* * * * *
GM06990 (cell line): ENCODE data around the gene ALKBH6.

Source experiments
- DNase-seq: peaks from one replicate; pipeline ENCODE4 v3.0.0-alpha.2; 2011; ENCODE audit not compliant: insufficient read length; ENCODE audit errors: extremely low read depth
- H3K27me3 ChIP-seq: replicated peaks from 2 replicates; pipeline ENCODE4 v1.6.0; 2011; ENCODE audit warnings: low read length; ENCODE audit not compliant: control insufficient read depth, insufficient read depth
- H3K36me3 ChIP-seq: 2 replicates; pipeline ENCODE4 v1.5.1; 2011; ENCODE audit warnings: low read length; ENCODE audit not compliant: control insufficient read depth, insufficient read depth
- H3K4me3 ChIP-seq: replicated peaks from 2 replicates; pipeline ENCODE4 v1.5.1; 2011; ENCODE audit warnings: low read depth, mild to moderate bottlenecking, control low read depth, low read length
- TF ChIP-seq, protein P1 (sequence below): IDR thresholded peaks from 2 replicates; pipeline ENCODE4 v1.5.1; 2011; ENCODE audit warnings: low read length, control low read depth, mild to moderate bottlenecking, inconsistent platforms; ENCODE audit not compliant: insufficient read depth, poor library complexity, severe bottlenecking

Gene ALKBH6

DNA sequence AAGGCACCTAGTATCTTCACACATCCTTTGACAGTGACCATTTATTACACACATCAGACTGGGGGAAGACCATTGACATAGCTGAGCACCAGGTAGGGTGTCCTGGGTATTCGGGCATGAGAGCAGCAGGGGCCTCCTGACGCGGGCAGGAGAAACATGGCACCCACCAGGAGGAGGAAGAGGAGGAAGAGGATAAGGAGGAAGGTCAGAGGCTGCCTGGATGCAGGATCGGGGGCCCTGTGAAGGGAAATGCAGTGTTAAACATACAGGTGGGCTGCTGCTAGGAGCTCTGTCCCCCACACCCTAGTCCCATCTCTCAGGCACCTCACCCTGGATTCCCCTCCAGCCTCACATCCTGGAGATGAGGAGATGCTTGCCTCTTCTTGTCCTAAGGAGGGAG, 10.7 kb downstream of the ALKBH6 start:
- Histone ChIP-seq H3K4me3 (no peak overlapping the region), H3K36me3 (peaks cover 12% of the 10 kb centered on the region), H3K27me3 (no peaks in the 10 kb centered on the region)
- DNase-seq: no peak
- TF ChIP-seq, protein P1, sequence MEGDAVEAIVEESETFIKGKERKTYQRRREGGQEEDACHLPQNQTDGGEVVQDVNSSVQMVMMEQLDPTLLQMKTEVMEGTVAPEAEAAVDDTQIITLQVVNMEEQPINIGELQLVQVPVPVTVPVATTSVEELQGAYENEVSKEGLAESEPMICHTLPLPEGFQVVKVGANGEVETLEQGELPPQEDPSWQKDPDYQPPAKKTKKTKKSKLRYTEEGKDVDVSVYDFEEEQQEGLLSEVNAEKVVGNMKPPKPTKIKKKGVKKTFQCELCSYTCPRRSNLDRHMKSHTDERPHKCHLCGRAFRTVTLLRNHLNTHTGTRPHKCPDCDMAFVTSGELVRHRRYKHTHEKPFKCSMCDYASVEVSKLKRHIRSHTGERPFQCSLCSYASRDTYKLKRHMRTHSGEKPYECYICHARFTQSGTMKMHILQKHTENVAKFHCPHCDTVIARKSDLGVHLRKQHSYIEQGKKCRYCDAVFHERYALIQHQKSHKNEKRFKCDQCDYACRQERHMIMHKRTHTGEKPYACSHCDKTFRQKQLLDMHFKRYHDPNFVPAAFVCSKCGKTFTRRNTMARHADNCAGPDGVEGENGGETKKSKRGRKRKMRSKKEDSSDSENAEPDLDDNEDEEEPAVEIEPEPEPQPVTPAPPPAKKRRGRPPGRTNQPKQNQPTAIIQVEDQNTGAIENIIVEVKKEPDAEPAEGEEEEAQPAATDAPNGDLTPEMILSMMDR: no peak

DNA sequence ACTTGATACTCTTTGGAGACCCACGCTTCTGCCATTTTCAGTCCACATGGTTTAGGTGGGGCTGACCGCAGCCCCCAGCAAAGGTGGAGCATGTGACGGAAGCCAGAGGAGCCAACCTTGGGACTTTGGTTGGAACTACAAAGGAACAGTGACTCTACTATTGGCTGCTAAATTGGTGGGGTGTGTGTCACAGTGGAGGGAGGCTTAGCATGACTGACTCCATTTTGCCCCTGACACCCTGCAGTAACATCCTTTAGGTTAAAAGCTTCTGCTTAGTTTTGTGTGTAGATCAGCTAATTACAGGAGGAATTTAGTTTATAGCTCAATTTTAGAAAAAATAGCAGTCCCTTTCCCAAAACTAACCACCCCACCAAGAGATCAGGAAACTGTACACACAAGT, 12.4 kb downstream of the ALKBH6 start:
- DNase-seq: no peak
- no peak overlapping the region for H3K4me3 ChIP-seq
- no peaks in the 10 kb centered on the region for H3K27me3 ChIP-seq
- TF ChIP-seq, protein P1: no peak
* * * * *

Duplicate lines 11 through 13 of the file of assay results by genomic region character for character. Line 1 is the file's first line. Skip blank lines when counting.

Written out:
- DNase-seq: no peak
- TF ChIP-seq, protein P1, sequence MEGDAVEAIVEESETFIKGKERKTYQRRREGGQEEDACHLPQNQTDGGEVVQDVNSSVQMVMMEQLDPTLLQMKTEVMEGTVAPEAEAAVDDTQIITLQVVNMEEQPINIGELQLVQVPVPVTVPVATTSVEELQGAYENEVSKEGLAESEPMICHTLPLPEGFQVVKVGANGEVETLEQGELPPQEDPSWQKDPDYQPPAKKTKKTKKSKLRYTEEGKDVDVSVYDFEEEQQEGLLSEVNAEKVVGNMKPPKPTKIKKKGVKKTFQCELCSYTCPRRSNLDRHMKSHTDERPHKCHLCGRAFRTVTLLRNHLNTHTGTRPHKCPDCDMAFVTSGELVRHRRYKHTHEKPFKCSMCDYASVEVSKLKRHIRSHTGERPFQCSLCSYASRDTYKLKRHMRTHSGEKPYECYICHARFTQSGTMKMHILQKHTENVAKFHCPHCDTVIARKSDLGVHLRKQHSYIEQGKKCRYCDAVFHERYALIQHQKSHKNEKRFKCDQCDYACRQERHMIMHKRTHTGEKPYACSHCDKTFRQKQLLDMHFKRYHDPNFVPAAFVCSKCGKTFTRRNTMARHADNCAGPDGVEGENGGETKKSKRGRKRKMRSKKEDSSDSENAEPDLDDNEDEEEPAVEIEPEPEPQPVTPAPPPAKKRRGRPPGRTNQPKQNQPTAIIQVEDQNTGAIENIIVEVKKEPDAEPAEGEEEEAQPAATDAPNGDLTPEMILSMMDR: no peak

DNA sequence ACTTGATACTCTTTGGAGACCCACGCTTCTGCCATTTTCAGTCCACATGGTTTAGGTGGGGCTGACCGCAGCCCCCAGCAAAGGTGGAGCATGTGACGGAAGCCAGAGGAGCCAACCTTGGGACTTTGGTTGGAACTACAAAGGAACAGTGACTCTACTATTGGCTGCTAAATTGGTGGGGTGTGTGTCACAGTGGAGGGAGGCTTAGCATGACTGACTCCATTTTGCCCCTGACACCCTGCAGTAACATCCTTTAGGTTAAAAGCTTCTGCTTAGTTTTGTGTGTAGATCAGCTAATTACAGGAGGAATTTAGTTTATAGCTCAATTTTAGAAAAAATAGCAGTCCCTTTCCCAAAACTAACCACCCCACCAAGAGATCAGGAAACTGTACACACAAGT, 12.4 kb downstream of the ALKBH6 start: